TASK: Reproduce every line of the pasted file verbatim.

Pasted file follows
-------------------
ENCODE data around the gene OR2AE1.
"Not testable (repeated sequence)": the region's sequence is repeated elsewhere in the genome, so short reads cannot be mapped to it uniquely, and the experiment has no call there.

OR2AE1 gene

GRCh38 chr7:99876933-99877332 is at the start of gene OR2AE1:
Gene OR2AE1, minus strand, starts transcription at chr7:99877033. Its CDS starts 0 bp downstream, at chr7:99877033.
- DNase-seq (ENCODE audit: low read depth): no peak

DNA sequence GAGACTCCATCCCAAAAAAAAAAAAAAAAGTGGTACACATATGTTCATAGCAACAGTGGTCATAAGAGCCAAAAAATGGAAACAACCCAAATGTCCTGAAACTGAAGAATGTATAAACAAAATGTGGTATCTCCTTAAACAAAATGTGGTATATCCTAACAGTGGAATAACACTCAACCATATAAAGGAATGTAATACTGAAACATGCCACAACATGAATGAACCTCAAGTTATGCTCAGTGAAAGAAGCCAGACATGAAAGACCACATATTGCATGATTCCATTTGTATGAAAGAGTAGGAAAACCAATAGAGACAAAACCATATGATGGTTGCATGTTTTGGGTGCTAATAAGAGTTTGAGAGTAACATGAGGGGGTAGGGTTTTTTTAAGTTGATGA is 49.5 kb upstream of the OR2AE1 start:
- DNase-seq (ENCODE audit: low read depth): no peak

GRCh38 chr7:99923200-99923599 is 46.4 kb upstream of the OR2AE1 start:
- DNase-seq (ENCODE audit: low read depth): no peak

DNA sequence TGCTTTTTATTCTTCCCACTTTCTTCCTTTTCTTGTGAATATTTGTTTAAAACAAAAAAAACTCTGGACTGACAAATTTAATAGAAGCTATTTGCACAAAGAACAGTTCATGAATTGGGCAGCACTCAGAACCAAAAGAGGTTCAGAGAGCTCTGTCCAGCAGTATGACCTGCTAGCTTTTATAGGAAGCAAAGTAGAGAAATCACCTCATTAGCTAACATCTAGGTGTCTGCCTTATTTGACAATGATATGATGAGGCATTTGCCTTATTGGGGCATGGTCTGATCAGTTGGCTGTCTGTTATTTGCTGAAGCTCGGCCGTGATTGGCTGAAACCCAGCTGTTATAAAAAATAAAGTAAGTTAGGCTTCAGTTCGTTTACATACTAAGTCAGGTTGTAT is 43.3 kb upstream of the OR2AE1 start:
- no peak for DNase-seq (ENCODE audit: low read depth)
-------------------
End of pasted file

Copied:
ENCODE data around the gene OR2AE1.
"Not testable (repeated sequence)": the region's sequence is repeated elsewhere in the genome, so short reads cannot be mapped to it uniquely, and the experiment has no call there.

OR2AE1 gene

GRCh38 chr7:99876933-99877332 is at the start of gene OR2AE1:
Gene OR2AE1, minus strand, starts transcription at chr7:99877033. Its CDS starts 0 bp downstream, at chr7:99877033.
- DNase-seq (ENCODE audit: low read depth): no peak

DNA sequence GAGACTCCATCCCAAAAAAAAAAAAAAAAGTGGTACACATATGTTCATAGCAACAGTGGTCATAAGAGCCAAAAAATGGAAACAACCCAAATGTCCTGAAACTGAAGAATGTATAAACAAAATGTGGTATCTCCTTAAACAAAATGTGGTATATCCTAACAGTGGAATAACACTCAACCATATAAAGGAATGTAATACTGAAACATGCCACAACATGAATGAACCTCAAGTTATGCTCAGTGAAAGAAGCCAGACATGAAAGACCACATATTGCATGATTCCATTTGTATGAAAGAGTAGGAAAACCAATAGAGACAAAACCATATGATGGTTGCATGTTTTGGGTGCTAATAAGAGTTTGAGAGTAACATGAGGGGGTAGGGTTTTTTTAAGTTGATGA is 49.5 kb upstream of the OR2AE1 start:
- DNase-seq (ENCODE audit: low read depth): no peak

GRCh38 chr7:99923200-99923599 is 46.4 kb upstream of the OR2AE1 start:
- DNase-seq (ENCODE audit: low read depth): no peak

DNA sequence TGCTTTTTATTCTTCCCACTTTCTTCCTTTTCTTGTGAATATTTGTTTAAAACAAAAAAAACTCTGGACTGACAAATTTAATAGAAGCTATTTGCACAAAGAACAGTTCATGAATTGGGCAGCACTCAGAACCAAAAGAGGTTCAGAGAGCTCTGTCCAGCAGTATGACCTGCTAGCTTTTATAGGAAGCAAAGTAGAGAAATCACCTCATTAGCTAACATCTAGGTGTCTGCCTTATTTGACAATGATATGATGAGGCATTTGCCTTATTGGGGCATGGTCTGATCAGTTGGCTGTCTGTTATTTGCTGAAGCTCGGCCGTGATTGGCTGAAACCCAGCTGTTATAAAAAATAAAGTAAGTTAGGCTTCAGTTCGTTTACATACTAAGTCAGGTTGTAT is 43.3 kb upstream of the OR2AE1 start:
- no peak for DNase-seq (ENCODE audit: low read depth)